On a conference call at Wyeth Campground in the Deschutes National Forest in Oregon. We’ve been combining work with full-time camping and travel for nearly two years.
I still remember my sad, old office: the white board, the calendar, the window overlooking a parking lot. Today, my office is a meadow overlooking Oregon’s mighty Rogue River…or wherever I want to be.
In 2014, my husband Chris and I upended our lives so we could travel full time by van, mostly camping around North America. Selling all our stuff? Easy. Deciding where to travel? Easy. Figuring out how to work remotely while camping? Not so easy.
But we’ve been working remotely while traveling full time for two years and finally have it figured out—we think. We’ve broken out the laptop in the Florida Keys and video conferenced near kangaroos at a national park in Australia. If you want to spend more time outdoors while still earning an income, here are some tips for taking your work from the office to the campground.
The most important part of working remotely while camping is having work you can take anywhere. That usually means knowledge-based or creative work. But you needn’t be a software engineer. Lots of professions have room for location-independence, whether it’s seeing patients via telemedicine, translating documents or selling your art via Instagram. Here are some ideas for getting started:
Doing some writing before taking off on an afternoon bike ride at Valley of the Rogue State Park
When choosing campsites, think about any specific requirements for your work. A writer working on a novel might be OK camping in a remote canyon without phone or mobile internet access, but a project manager who needs to interact with team members might not. Look for these work-friendly campsite features:
When we know we have to prioritize work, we camp at state parks or county parks. They are usually closer to municipalities, so they typically have better cell and data service.
This gazebo offers Wi-Fi, electricity and shade from the brutal desert sun at Lake Cahuilla Recreation Area outside Palm Springs, California
Because most location-independent work requires internet, you’ll likely care most about getting online and keeping your devices charged (which I’ll talk about next). When you’re at camp, you have three options:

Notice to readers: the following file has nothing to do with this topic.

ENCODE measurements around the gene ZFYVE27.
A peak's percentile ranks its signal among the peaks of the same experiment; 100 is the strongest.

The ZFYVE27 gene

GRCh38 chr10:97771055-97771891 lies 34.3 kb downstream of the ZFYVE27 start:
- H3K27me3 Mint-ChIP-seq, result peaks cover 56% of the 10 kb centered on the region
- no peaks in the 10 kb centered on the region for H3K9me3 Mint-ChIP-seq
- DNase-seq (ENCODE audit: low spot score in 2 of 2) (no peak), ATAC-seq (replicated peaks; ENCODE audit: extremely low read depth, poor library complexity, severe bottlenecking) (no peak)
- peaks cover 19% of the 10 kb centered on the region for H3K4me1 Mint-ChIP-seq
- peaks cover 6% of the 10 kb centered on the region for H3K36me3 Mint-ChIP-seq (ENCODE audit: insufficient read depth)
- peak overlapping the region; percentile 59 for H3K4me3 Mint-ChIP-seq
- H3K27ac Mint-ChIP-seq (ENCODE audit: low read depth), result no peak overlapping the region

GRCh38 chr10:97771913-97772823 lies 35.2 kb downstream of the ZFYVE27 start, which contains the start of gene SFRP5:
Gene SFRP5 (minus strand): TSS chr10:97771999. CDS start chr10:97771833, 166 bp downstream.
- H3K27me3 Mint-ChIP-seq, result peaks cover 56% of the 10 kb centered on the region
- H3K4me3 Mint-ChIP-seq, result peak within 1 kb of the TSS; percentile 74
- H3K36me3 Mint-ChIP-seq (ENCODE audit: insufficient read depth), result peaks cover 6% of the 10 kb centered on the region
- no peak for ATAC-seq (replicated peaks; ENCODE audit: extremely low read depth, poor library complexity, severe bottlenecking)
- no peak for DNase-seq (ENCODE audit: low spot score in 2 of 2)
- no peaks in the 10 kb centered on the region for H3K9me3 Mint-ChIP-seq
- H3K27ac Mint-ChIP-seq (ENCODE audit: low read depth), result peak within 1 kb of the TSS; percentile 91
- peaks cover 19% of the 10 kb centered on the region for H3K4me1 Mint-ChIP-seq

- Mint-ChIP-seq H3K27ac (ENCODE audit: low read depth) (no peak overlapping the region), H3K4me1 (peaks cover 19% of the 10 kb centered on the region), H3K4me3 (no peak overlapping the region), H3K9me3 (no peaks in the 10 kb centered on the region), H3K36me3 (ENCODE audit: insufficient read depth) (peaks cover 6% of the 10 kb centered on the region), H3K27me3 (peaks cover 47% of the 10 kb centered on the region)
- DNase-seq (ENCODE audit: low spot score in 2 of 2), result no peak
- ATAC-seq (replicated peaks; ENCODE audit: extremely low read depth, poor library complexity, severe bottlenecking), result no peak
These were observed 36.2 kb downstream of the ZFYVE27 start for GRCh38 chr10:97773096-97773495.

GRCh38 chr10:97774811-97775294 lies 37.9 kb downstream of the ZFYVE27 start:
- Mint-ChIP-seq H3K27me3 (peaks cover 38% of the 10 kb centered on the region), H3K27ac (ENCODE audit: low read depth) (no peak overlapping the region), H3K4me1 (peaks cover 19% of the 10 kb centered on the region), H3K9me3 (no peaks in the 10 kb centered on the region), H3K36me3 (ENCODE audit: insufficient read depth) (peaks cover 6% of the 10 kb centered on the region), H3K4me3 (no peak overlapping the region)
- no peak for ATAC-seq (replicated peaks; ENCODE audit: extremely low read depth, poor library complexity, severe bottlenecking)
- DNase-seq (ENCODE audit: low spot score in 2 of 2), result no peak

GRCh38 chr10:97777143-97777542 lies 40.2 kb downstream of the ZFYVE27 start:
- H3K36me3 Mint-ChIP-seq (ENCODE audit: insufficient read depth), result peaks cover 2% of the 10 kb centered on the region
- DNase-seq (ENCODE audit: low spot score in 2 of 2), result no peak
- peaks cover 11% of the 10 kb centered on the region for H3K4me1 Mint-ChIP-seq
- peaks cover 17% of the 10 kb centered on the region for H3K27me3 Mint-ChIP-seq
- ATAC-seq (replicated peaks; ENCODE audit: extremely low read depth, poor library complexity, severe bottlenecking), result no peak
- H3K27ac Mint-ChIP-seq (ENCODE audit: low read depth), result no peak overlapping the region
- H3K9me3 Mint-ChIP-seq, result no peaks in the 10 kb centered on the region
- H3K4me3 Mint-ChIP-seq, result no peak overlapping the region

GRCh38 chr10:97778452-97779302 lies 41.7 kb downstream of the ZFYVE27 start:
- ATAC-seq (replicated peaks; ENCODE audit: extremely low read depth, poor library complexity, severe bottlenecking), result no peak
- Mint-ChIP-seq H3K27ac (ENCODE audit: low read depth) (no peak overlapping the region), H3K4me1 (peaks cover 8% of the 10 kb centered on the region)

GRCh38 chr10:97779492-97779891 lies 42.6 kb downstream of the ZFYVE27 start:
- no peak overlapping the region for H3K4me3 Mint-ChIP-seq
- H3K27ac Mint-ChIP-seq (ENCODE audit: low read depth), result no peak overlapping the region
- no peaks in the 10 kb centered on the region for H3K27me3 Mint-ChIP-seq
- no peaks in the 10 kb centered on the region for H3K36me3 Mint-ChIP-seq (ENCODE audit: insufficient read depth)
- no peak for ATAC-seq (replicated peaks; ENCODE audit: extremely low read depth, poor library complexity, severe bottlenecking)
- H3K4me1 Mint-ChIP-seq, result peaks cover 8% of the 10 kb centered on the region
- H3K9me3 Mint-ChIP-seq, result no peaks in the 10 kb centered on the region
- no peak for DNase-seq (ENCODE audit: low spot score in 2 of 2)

A beautiful outdoor office in Long Key State Park in Florida; with that view, we didn’t get much work done!
Catching up on work, tethered to my smartphone, after the sun went down in Palmetto State Parkin Texas
My husband and I have a rule called ABC: Always Be Charging. We keep a power inverter that allows us to charge our smartphones and laptops off of the car battery while we’re driving. We’ll occasionally top off our smartphones while we’re parked at camp (with the engine off—don’t be those people!). The inverter has a built-in safety that switches the power off if we’re in danger of draining the car battery. Here are other ways of keeping your devices charged:
Hiking around the canyon rim at Dead Horse Point State Park (depressing name, beautiful place) outside Moab, Utah
You might be thinking, When am I supposed to have fun? Maintaining balance if you’re working while camping is super important, especially since snafus like a downed cell phone tower can throw your fun plans out of whack. (This happened to us when we were at Moran State Park on Orcas Island, Washington; fortunately, there’s a library on the island.)
My biggest piece of advice is to plan on staying places for a good length of time, whatever that is for you. Two days to explore Arches and Canyonlands national parks isn’t enough if you have half a day of work to do.
When we know we only have a day or two somewhere, we prioritize only the most pressing tasks or take the days off entirely. We’ve even adjusted our itinerary when we know something important is happening, like a time-sensitive shipment arriving at a UPS Store for my husband’s business. You can also decide that mornings are for exploring, afternoon is for working, and evenings are for the campfire. With a little planning, you can make almost anything work.
Even if you’re working on something difficult, you’ll be amazed by how soothing it is work surrounded by nature instead of a cubicle. Just remember: When you’re done for the day, switch off and take a hike!
Have other tips or hacks for working while camping? Please share them on the Hipcamp Facebookpage!
Words and photos by Tamara Murray
Tamara is one half of the van-dwelling duo at Nomads With a Van, where she shares practical van-living tips. Her favorite campgrounds are on Forest Service land. She helps social-good nonprofits with their communications, earning jealous laughs when joining video conferences from campgrounds.